Al Qaeda's leader says Iraqi branch in Syria must return to fight at home

A photo of Al Qaeda's new leader, Egyptian Ayman al-Zawahiri, is seen in this still image taken from a video released on September 12, 2011. REUTERS/SITE Monitoring Service via Reuters TV

RIYADH (Reuters) - Iraqi al Qaeda's entry into Syria's civil war caused "a political disaster" for Islamist militants there, the movement's global leader Ayman al-Zawahri said in a video message, urging the faction to redouble its efforts in Iraq instead.

Zawahri has repeatedly tried to end infighting between the Islamic State in Iraq and the Levant (ISIL) and another al Qaeda-aligned group, the Nusra Front.

He said on Friday in a message translated by SITE Monitoring that if ISIL had accepted his decision not to get involved in Syria and had instead worked to "busy itself with Iraq, which needs double its efforts" then it could have avoided the "waterfall of blood" caused by militant infighting.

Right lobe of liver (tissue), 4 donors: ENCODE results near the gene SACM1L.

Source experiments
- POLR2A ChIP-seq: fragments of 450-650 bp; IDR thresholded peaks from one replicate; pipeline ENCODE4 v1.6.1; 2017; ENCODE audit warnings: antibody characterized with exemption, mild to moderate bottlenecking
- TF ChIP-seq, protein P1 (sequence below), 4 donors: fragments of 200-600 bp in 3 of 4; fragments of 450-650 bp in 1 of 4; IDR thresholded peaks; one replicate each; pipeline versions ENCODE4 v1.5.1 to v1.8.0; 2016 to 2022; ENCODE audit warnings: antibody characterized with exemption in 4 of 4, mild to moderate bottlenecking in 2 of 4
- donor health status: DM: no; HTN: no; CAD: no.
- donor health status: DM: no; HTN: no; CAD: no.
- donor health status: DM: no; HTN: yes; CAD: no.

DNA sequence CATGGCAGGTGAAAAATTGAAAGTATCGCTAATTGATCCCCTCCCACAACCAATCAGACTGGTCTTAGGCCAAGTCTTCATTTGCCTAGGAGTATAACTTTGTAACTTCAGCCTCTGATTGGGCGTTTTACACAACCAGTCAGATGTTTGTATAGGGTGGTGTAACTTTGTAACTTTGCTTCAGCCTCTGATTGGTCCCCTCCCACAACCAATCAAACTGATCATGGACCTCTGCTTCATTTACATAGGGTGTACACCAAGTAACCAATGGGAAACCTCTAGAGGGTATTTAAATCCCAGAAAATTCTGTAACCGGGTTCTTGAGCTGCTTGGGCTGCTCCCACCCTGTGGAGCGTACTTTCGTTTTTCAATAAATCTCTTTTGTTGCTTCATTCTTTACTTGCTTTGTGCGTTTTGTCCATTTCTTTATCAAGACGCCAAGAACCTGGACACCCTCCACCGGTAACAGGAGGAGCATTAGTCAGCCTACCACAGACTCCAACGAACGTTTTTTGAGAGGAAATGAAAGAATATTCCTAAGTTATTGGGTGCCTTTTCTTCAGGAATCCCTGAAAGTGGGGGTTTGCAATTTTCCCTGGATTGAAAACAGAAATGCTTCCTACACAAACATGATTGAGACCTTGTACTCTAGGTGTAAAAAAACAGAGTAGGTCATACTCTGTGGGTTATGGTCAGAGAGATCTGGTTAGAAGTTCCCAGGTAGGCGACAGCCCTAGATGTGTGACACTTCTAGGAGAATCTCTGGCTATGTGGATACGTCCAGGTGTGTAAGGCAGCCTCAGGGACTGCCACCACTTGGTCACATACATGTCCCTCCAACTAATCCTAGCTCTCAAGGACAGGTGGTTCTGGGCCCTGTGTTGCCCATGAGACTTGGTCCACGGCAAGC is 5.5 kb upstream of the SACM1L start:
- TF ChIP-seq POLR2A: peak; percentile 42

ISIL militants joined the conflict in Syria last year and unilaterally declared they were taking over the Nusra Front, which had won the admiration of many rebels fighting Syria's President Bashar al-Assad for its battlefield prowess.

Zawahri, who has run al Qaeda since Osama bin Laden was killed in April 2011, accused ISIL's leader, Abu Bakr al-Baghdadi, of "sedition" and said rebel disunity had been handed "on a plate of gold" to Assad, the ultimate target of all Sunni Islamist groups in Syria.

Zawahri said Baghdadi should instead redouble his efforts against the Iraqi government, led by Prime Minister Nouri al-Maliki who is a Shi'ite - an Islamic sect regarded by al Qaeda as heretical. Shi'ism is the dominant sect in Iran.

He said that toppling Assad would "cause the elimination of more than half of the Iranian power alliance that seeks to establish a Shi'ite state from Afghanistan to south Lebanon".

On Wednesday the United States said al Qaeda's core organization in Pakistan, led by Zawahri, had been severely degraded, but that the movement's affiliates in Africa and the Middle East were becoming more autonomous and aggressive.

(Reporting by Angus McDowall; Editing by Louise Ireland)